By Eric Lim
Wat Traimit Witthayaram or the Temple of the Golden Buddha stands at the junction of Traimit, Yaowarat and Charoen Krung Roads.
Just across from the main entrance of Wat Traimit is the Odeon circle and the archway to Chinatown Bangkok.
The Golden Buddha is 3.98 m high and 3.13 m wide from knee to knee. It’s cast in solid gold weighing 5 tons!
The statue has a very unusual history.
When Bangkok when established as the new capital, the Chakri Kings encouraged the recovery of Buddha statues abandoned in Ayutthaya and the northern cities. These statues were transported to Bangkok by the Chao Phraya River.
In the reign of King Rama III (1825 – 1851), a huge statue of Buddha apparently made of brown clay was installed in Wat Phraya Krai in Charoen Krung Road, Yannawa district near the Taksin Bridge.
In 1931, the temple was somehow abandoned and remained deserted until 1957 when the East Asiatic Company took over the premises. On 25 May 1955, when the old temple had to be vacated, one of the two Buddha statues there was to be installed in Wat Traimit.
By a strange quirk of fortune, as the statue was hoisted up, it slipped from the straps and fell to the ground. The horror of the onlookers turned to surprise when they examined the statue.
The plastic lacquer shattered on impact revealing a Buddha statue cast in solid gold. A closer examination revealed that the statue dated back to the Sukhotai period in the 12th to 13th centuries. The statue was coated with lacquer to discourage the Burmese from looting it. The ploy worked.
The Golden Buddha was dissembled to remove the plastic lacquer and reassembled. Since then, the Golden Buddha has been placed in Wat Traimit, Yaowarat, Chinatown Bangkok. Today hundreds of devotees visit the temple daily to pay homage and pray at the feet of the Golden Buddha.
The Golden Buddha is placed in the second story of a separate building in the temple. Shattered pieces of plastic lacquer are on display in a glass showcase to the left of the Golden Buddha.
Access to the temple can be from the gate in Traimit Road or from the main entrance in Charoen Krung Road.
To get there, please see map to Wat Traimit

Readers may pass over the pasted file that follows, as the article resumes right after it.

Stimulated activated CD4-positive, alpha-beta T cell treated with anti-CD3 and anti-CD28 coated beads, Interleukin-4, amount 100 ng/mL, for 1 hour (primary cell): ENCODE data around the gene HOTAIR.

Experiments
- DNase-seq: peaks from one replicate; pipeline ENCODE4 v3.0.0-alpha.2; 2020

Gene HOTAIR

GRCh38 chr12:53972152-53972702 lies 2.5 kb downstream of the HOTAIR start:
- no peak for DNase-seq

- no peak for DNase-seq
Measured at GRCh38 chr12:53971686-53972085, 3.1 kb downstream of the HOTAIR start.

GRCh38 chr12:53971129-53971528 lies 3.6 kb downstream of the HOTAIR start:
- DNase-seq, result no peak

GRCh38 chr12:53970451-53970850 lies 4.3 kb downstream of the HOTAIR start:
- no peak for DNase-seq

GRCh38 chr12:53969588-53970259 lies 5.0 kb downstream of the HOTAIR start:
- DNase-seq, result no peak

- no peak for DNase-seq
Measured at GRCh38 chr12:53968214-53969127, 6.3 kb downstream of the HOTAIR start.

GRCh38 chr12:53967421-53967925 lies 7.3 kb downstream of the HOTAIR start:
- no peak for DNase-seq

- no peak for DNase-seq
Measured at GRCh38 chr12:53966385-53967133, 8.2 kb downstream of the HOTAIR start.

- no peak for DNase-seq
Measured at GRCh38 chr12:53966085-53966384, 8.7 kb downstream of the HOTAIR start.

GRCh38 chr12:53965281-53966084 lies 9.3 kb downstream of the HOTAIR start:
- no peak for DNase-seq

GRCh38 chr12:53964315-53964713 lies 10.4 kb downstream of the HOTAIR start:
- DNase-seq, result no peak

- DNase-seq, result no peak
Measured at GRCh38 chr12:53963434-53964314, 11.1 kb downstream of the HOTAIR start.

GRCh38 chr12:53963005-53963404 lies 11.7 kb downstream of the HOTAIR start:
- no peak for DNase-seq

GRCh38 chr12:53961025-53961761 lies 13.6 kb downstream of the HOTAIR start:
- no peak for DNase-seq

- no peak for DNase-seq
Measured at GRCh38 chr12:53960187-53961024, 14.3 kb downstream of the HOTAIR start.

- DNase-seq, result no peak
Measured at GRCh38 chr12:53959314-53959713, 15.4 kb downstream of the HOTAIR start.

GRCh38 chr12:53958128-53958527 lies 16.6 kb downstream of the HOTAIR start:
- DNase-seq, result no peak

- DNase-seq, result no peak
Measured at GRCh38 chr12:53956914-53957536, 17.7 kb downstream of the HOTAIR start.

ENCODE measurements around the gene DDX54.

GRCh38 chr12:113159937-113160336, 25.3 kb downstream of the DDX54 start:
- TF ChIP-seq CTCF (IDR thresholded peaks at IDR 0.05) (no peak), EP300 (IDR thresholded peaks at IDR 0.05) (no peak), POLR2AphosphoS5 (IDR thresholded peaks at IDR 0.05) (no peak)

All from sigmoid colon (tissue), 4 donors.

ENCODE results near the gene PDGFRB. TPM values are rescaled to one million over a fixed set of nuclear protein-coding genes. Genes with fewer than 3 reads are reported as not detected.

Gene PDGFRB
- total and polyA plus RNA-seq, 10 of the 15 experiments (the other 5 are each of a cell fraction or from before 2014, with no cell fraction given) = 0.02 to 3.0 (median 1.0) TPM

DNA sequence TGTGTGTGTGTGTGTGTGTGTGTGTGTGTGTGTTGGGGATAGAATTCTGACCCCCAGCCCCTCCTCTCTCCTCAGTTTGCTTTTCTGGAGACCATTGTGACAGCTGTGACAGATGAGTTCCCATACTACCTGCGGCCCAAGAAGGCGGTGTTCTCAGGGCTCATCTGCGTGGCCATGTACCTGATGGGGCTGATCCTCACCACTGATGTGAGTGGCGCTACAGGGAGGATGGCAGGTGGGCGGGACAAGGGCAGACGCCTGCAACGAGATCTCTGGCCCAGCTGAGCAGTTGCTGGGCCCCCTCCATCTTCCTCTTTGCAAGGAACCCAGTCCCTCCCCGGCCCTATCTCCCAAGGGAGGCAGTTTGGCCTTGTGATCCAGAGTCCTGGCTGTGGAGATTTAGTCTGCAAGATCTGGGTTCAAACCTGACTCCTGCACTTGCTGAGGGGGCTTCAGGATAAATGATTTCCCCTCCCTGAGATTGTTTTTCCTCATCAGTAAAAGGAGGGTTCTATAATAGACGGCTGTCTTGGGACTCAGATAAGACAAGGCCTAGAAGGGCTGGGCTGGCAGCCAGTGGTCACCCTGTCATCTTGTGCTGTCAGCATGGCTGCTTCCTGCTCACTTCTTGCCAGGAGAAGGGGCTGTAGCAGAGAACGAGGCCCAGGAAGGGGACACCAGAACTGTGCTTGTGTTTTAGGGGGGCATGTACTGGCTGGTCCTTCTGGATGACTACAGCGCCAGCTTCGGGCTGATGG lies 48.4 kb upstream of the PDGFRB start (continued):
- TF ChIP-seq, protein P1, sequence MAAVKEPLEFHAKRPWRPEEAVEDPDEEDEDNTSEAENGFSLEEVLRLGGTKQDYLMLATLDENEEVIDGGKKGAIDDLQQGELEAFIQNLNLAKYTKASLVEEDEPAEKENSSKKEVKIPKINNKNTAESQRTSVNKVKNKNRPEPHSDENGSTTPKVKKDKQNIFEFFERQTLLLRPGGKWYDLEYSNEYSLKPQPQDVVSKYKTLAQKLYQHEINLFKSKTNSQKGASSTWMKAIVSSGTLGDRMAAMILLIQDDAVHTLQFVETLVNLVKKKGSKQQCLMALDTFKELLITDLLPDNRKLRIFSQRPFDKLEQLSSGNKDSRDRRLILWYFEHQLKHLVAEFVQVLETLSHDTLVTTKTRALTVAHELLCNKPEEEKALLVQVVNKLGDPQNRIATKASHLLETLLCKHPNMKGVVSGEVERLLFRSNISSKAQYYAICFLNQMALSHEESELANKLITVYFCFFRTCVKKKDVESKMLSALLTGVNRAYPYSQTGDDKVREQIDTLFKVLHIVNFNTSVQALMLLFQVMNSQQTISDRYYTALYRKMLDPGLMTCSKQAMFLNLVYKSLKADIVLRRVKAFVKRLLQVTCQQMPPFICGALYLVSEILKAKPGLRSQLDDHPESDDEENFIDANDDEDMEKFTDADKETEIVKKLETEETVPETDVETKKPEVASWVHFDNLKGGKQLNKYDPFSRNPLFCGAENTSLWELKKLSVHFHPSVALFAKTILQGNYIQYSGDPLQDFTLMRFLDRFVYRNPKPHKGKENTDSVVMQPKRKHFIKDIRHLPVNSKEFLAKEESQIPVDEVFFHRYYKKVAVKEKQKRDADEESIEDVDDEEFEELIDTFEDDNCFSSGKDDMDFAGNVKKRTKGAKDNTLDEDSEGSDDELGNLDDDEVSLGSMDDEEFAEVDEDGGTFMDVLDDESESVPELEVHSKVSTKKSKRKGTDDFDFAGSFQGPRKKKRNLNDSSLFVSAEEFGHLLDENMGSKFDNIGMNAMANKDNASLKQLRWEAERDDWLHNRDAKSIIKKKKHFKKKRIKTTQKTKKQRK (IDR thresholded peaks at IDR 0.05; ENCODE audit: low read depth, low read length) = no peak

New home for the Golden Buddha
On 14 February 2010, the new building housing the Golden Buddha was open to the public.
The Golden Buddha is installed at the highest level in this impressive building which has become a landmark in Yaowarat Chinatown.
On the second level of this building there is a museum on the history of the Golden Buddha and the method of casting golden Buddha statues.
The old pulley and ropes used for hoisting the Golden Buddha on that fateful day on 25 May 1955 are preserved in a case here. So are the lacquer fragments that broke off when the statue fell to the ground.
Another interesting historical snippet in this museum can be found in a copy of the 1991 Guinness Book of Records which lists the Golden Buddha as the “sacred object with the highest intrinsic value of £21.1 million. This valuation is based on the gold price in April 1990 at £227 per fine ounce.
The Yaowarat Chinatown Heritage Centre is on the first level. This museum preserves the history of the Chinese immigrants in Bangkok and Thailand.
This heritage centre replaces the Samphanthawong Museum which used to be in the temple grounds. However the building housing the Samphanthawong Museum was demolished in 2006 to make way for this new structure.
The Samphanthawong Museum, I understand, has moved to the Pathum Khong Kha School opposite Wat Pathum Khong Kha which is along Walking Street Chinatown.
The two museums are open every day except Mondays from 0900 – 1700 hours.
How to get there
The easiest way to get there is to take the subway to the Hua Lamphong station and then walk to the temple of the Golden Buddha.